If in the past, you have been successful with any investment product, you would not mind taking a further risk in the future as well. But if you have encountered unpleasant experiences with any investment, this would lead you to stay away from it.
By Jimmy Patel
When investing, while most of us endeavour to earn good returns, we should not just look at the returns but the risk as well. Keep in mind, high-risk does not necessarily translate into high returns always. As a prudent investor, adding investment avenues that are in congruence with your risk profile should not be disregarded.
So, how to go about determining your risk profile? Well, it is a function of your risk tolerance and risk appetite.
Risk tolerance is the ability to take the risk, which depends on the following factors:
Income: If you are earning well, receiving bonuses, increments and career prospects look bright you may not mind taking higher risks. Conversely, if earning an income has been a challenge and income is not growing enough, such setbacks may reduce your risk tolerance. So, broadly the income you earn has a positive correlation with your risk-taking ability.
Expenses: Your outgos influence the risk you can afford to take while investing. You may have a high income, but if your disposable income is low, it will discourage you from making a high-risk investment. So, if you streamline unnecessary expenses, it will leave you with a sizable investible surplus.
Financial responsibilities: The number of dependents and the financial goals you are addressing such as children’s education, their wedding expenses, your retirement, etc., also influences your risk tolerance level. Higher the amount of responsibilities to shoulder, lower is your risk tolerance
Time-to- goal: This refers to how close you are before the envisioned financial goals befall—days, months or years. If you are sufficiently away in terms of years (over three years) from meeting your financial goal, you may afford to take exposure to risky asset classes. On the other hand, if the financial goal is closer (less than 2-3 years away), the risk tolerance may reduce and then exposure to high-risk assets is not suggested.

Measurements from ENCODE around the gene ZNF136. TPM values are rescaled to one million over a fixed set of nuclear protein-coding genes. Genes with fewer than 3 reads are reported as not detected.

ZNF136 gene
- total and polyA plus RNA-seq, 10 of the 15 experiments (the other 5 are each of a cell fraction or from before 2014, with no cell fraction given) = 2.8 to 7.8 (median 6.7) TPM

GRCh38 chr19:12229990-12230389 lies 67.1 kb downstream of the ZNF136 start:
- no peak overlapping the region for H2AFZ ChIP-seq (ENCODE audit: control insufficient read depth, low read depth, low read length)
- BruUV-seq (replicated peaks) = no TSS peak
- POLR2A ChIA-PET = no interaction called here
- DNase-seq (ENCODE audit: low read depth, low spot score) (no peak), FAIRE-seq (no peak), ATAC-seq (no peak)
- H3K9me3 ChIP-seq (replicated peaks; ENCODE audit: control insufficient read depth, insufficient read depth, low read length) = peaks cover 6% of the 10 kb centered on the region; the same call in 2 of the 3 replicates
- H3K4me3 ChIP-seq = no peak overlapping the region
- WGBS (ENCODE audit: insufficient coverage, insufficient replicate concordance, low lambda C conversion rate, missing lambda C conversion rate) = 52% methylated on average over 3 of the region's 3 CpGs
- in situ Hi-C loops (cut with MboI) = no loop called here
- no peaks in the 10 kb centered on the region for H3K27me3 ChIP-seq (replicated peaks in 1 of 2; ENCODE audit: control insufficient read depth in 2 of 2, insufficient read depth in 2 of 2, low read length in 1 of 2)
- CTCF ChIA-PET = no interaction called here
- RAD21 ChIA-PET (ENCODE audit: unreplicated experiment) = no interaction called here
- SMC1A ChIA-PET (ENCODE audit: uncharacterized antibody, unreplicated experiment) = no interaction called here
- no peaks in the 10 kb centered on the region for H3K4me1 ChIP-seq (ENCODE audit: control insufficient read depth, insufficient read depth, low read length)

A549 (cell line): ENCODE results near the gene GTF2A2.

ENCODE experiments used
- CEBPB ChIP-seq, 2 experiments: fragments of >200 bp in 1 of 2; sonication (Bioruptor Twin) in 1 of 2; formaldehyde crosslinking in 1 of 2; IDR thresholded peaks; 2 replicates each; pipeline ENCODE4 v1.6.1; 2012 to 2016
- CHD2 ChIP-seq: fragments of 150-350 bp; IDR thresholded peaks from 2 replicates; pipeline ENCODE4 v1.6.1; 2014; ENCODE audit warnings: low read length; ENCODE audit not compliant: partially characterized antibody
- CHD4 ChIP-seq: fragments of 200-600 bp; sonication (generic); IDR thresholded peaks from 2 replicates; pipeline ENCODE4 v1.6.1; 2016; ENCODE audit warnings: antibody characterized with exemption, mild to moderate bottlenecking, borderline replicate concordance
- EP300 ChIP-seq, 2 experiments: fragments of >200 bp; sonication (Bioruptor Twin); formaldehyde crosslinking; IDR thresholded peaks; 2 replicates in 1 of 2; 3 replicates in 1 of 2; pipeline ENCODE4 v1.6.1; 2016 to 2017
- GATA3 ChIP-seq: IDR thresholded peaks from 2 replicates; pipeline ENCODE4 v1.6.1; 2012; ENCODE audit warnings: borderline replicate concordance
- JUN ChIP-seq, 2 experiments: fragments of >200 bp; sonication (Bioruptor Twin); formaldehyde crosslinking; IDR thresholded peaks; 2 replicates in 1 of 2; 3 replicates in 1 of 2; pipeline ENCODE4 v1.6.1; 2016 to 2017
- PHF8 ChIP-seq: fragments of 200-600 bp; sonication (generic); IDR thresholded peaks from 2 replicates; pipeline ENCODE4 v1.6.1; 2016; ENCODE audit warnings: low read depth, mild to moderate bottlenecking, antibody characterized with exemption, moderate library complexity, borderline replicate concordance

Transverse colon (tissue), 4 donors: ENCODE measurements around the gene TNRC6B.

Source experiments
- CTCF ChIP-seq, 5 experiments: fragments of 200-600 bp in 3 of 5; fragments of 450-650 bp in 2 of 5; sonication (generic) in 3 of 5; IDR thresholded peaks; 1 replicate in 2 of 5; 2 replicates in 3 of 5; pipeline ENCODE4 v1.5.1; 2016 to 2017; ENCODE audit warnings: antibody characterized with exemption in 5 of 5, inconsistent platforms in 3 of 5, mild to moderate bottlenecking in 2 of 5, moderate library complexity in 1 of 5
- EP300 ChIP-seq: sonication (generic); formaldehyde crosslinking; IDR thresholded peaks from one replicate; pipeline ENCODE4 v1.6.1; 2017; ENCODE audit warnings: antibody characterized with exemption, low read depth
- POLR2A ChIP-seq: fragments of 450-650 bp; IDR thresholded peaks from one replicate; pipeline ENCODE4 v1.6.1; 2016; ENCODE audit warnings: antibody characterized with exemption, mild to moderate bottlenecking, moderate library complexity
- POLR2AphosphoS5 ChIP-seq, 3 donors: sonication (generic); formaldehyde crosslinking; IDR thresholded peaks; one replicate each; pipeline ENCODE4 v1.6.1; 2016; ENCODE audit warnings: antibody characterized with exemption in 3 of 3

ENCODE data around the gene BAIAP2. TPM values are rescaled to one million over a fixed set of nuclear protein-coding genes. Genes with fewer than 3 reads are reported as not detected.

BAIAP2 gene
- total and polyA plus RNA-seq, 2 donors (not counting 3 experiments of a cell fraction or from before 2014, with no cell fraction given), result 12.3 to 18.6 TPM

Contingency reserves: This refers to the rainy-day fund you have built to address exigencies. If a sufficient amount is held as contingency (ideally 24 months of regular monthly expenses, including EMIs on loans), that may allow you to take more risk. But if it is inadequate, that would have a bearing on your risk tolerance.
Insurance cover: Inadequate life cover would lower your risk tolerance. Besides, optimal life insurance cover is essential to provide financial security to your dependents in case of any untoward event. Likewise, optimal health insurance cover is necessary to avoid utilising your savings and investments, in case of a medical emergency.
Speaking of risk appetite, it refers to your personal willingness to take the risk as per your age, past experience, and knowledge.
Age: At a younger age, usually the risk appetite is high. However, as age progresses and there are responsibilities to shoulder, risk appetite may reduce.
Past experience: If in the past, you have been successful with any investment product, you would not mind taking a further risk in the future as well. But if you have encountered unpleasant experiences with any investment, this would lead you to stay away from it.
Knowledge: Knowledge and capability to apply it to make well-informed decisions gives the courage to take a calculated risk. Higher the understanding of financial markets and products, higher the risk appetite.
Maximise your investment returns by mitigating risks. With the help of a financial guardian, craft a strategic asset allocation and diversify your investment portfolio.
The writer is MD & CEO, Quantum Asset Management Company